The Super Deluxe CD and vinyl collections’ 100-page hardbound book features Paul McCartney’s foreword; an introduction by Giles Martin; an essay by Questlove; and chapters and detailed track notes by Beatles historian, author, and radio producer Kevin Howlett. The book is illustrated with rare and previously unpublished photos, never before published images of handwritten lyrics, tape boxes, and recording sheets, as well as 1966 print ads and extracts from Klaus Voormann’s graphic novel, birth of an icon: REVOLVER.

Much more information about the release below the track listing.

The Beatles’ Revolver Super Deluxe CD Edition Track Listing
CD1: Revolver (New stereo mix)

Revolver 5-CD Super Deluxe Edition

1: Taxman
2: Eleanor Rigby
3: I’m Only Sleeping
4: Love You To
5: Here, There And Everywhere
6: Yellow Submarine
7: She Said She Said
8: Good Day Sunshine
9: And Your Bird Can Sing
10: For No One
11: Doctor Robert
12: I Want To Tell You
13: Got To Get You Into My Life
14: Tomorrow Never Knows
CD2: Sessions One
1: Tomorrow Never Knows (Take 1)
2: Tomorrow Never Knows (Mono mix RM 11)
3: Got To Get You Into My Life (First version) – Take 5
4: Got To Get You Into My Life (Second version) – Unnumbered mix – mono
5: Got To Get You Into My Life (Second version) – Take 8
6: Love You To (Take 1) – mono
7: Love You To (Unnumbered rehearsal) – mono
8: Love You To (Take 7)
9: Paperback Writer (Takes 1 and 2) – Backing track – mono
10: Rain (Take 5 – Actual speed)
11: Rain (Take 5 – Slowed down for master tape)
12: Doctor Robert (Take 7)
13: And Your Bird Can Sing (First version) – Take 2
14: And Your Bird Can Sing (First version) – Take 2 (giggling)
CD3: Sessions Two
1: And Your Bird Can Sing (Second version) – Take 5
2: Taxman (Take 11)
3: I’m Only Sleeping (Rehearsal fragment) – mono
4: I’m Only Sleeping (Take 2) – mono
5: I’m Only Sleeping (Take 5) – mono
6: I’m Only Sleeping (Mono mix RM1)
7: Eleanor Rigby (Speech before Take 2)
8: Eleanor Rigby (Take 2)
9: For No One (Take 10) – Backing track
10: Yellow Submarine (Songwriting work tape – Part 1) – mono
11: Yellow Submarine (Songwriting work tape – Part 2) – mono
12: Yellow Submarine (Take 4 before sound effects)
13: Yellow Submarine (Highlighted sound effects)
14: I Want To Tell You (Speech and Take 4)
15: Here, There And Everywhere (Take 6)
16: She Said She Said (John’s demo) – mono
17: She Said She Said (Take 15) – Backing track rehearsal
CD4: Revolver (Original mono master)
Album tracklist (same as above)
CD5: Revolver EP
1: Paperback Writer (New stereo mix)
2: Rain (New stereo mix)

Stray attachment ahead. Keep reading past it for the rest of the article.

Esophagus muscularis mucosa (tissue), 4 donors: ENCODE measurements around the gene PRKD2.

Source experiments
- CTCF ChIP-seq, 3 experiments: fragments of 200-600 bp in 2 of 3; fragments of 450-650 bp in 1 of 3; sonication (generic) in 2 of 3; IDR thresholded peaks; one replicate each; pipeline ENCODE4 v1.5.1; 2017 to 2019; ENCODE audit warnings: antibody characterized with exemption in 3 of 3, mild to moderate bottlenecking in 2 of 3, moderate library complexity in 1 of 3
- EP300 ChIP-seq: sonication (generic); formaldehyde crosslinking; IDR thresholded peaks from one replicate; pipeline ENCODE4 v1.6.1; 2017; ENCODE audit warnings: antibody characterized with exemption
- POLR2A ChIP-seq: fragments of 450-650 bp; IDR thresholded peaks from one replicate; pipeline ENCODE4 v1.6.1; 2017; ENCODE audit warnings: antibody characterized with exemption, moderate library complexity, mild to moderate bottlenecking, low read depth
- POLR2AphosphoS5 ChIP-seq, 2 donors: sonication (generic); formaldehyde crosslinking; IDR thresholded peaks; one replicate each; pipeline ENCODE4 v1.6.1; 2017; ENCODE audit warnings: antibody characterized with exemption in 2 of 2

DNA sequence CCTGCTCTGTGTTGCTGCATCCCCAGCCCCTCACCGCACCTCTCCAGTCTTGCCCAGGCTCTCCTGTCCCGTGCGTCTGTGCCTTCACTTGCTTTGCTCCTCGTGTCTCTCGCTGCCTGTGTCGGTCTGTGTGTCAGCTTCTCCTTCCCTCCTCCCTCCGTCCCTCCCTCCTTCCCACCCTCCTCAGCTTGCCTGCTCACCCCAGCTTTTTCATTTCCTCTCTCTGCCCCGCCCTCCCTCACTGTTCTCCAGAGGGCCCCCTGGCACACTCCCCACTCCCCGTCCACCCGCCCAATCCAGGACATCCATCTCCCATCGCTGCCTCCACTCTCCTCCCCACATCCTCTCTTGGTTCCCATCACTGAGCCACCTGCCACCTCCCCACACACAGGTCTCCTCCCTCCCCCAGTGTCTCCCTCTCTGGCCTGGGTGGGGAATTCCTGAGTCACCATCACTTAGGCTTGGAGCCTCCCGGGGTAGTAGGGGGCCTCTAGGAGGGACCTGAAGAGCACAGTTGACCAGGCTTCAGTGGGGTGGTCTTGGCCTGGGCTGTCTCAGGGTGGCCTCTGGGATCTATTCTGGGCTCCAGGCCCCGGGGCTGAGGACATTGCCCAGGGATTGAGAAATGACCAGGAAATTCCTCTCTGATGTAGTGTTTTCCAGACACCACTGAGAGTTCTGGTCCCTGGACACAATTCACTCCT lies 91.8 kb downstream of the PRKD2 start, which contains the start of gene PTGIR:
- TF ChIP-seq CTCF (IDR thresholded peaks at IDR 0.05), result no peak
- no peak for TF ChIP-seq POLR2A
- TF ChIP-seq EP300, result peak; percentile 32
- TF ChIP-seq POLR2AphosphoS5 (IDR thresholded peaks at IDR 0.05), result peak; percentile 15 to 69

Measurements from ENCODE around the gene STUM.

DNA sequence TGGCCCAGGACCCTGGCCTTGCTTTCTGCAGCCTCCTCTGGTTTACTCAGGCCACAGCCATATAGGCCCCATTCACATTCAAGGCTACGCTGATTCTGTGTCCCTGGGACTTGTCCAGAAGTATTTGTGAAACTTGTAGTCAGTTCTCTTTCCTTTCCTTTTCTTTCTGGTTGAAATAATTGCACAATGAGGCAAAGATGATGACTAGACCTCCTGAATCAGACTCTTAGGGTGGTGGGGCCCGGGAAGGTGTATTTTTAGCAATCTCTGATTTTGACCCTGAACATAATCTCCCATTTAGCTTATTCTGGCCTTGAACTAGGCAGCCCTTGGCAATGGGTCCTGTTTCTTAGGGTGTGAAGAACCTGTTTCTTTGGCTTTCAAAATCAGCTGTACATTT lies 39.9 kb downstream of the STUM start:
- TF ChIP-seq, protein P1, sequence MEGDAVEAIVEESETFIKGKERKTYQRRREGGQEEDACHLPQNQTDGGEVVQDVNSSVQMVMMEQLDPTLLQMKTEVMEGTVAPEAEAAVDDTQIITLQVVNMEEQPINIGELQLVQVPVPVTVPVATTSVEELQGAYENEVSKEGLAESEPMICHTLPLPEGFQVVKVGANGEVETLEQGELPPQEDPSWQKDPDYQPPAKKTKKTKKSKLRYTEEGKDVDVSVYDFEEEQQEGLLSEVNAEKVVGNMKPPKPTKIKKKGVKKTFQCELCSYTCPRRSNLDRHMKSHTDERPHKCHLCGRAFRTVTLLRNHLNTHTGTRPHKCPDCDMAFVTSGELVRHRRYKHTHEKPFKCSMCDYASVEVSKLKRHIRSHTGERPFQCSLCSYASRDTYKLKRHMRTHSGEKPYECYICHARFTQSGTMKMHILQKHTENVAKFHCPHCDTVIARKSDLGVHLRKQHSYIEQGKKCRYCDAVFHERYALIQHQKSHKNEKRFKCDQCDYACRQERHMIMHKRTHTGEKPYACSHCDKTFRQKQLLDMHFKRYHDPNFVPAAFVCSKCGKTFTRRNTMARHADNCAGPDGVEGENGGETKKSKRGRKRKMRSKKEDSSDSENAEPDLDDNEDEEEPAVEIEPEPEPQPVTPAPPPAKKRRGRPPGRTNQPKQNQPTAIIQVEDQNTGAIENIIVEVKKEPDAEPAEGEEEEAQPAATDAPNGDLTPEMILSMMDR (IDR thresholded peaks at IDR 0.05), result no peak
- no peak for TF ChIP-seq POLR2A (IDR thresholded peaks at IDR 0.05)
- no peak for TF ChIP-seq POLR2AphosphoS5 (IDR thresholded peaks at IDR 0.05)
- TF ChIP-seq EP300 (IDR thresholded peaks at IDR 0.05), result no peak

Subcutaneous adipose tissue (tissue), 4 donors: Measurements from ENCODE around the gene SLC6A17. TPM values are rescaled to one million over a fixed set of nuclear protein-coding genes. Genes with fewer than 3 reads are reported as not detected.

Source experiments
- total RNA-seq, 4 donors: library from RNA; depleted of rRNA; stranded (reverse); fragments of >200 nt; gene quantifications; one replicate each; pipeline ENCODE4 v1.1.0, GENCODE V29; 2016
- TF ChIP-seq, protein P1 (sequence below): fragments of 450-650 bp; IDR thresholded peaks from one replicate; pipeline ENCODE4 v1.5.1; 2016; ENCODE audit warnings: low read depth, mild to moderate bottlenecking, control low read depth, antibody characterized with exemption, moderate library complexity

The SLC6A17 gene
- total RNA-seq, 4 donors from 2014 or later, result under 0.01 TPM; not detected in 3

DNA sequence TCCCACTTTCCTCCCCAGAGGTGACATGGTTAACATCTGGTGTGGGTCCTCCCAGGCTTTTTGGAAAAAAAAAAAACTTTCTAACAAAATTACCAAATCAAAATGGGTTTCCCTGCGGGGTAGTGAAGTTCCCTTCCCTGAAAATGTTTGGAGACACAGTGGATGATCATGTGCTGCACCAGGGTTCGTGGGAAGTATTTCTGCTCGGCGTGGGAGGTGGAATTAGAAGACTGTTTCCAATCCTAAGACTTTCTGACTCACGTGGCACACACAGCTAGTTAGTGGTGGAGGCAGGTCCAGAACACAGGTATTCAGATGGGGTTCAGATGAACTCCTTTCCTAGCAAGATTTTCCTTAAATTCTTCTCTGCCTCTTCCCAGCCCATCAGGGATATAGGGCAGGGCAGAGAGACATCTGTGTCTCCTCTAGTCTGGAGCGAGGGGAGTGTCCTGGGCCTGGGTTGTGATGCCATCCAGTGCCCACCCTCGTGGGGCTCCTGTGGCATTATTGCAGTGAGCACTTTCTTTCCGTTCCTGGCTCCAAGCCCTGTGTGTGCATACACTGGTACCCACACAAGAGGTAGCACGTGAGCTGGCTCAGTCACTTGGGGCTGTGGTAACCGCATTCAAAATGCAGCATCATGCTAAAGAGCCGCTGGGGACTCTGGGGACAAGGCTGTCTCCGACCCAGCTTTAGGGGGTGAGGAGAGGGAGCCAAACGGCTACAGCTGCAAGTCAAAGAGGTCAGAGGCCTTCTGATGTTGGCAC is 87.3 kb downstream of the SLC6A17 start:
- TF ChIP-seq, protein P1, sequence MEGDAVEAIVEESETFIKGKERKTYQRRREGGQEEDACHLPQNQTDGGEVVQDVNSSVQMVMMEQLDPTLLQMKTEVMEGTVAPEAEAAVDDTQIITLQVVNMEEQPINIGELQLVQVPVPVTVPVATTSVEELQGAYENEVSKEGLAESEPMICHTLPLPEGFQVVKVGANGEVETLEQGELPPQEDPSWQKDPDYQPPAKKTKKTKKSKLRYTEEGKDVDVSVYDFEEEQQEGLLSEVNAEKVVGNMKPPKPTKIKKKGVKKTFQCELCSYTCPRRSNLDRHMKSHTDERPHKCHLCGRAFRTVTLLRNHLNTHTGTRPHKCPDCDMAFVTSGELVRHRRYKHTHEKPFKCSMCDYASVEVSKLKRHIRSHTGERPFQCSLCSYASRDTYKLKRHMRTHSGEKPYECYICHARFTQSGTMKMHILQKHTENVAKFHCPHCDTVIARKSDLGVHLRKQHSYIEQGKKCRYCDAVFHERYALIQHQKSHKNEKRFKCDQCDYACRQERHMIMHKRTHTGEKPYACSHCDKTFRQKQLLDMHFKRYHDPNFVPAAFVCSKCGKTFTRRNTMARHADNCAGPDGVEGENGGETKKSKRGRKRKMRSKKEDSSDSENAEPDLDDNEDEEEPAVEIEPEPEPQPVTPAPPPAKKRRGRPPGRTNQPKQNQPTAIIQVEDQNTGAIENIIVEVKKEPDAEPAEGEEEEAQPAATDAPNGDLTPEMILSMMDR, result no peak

3: Paperback Writer (Original mono mix remastered)
4: Rain (Original mono mix remastered)

The Beatles on the set of Top of the Pops, to perform “Paperback Writer,” on June 16, 1966 (Photo: Apple Corps Ltd.; used with permission)

The Beatles’ final Revolver recording session took place in Studio Two on the evening of June 21, 1966, into the wee hours of June 22, just one day before the band traveled to Munich to start their international summer tour. The lyrics for “She Said She Said” drew upon the memory of a disorienting day of misadventure The Beatles had experienced in Los Angeles. Having received Harrison’s help to create a whole new song from some unfinished fragments, Lennon led the group through the rehearsals and recording while the clock ticked away the last remaining session time. Revolver’s Special Edition also features John’s home demo for the song and Take 15 – Backing track rehearsal, with its introductory speech revealing convivial banter between The Beatles as they worked out the arrangement (later praised by composer and conductor Leonard Bernstein as “remarkable” with “real inventions”).

By 4 a.m. on June 22, The Beatles finished “She Said She Said”, wrapping up their Revolver recording sessions. The album’s final mono and stereo mixes were completed that evening.

Of the achingly beautiful “For No One,” Giles Martin said, “I never noticed Ringo’s drum beforehand. If the song benefits from having Ringo on it, then he’s on it. There he is!”

The Beatles in Abbey Road Studios during recording of the Revolver album in 1966 (Photo: Apple Corps Ltd.; used with permission)

Released on August 5, 1966, Revolver spent seven weeks at number one on the U.K. albums chart, and a double A-side single with “Eleanor Rigby” and “Yellow Submarine” topped the U.K. singles chart for four weeks in August and September. In the U.S., Capitol released an 11-track version of Revolver, which spent six weeks at number one on the Billboard album chart. “I’m Only Sleeping”, “And Your Bird Can Sing”, and “Doctor Robert” had been previously plucked from the sessions for Capitol’s North American release of the Yesterday And Today compilation album in June.

Related: Our look back at Capitol’s decision to issue different Beatles releases in the U.S.

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  1. chescowxman
    #1 chescowxman 7 September, 2022, 19:58

    What a huge disappointment! The lack of a blu-ray with physical surround sound mixes is an incredible astonishing oversight by Giles Martin and the Beatles marketing team. I am sure sales will suffer!

    Reply this comment
    • Mark L
      Mark L 8 September, 2022, 05:26

      Giles Martin has already said not having a Blu Ray was not his call, it was made by corporate. Some things never change.

      Reply this comment
    • Win Corr
      Win Corr 30 September, 2022, 11:40

      I think it forces the use of streaming services which have been touting these mixes lately. Compression in digital is still inferior to vinyl and stereo output. It just is. these new kind of mixes try to mimic the panoramic concert experience in your headphones. Atmos bounces off your roof while 5.1 goes around you….Whatever….People want to hear things underneath the original mixes or the drums and bass louder in older recordings.

      Reply this comment
  2. SKYDOG
    #2 SKYDOG 8 September, 2022, 01:56

    It’s astonishing that the APPLE CORPS Mgmt team did not include a blu ray 5.1 surround mix disc as they did with the other deluxe releases, Sgt Peppers, White Album, Abbey Rd & Let It Be.Revolver was arguably the Beatles’ greatest work and a surround mix would have enhanced an already GREAT ALBUM. TERRIBLE DECISION GUYS/GALS @ APPLE CORP.!

    Reply this comment
  3. Carbo3D
    #3 Carbo3D 10 September, 2022, 01:14

    Wait, WHAT?! EMI/Apple/etc. is LEAVING MONEY ON THE TABLE? Folks, we all want the 5.1s, right? What’s the point of living in 2022 if we can’t hear this in surround!

    Reply this comment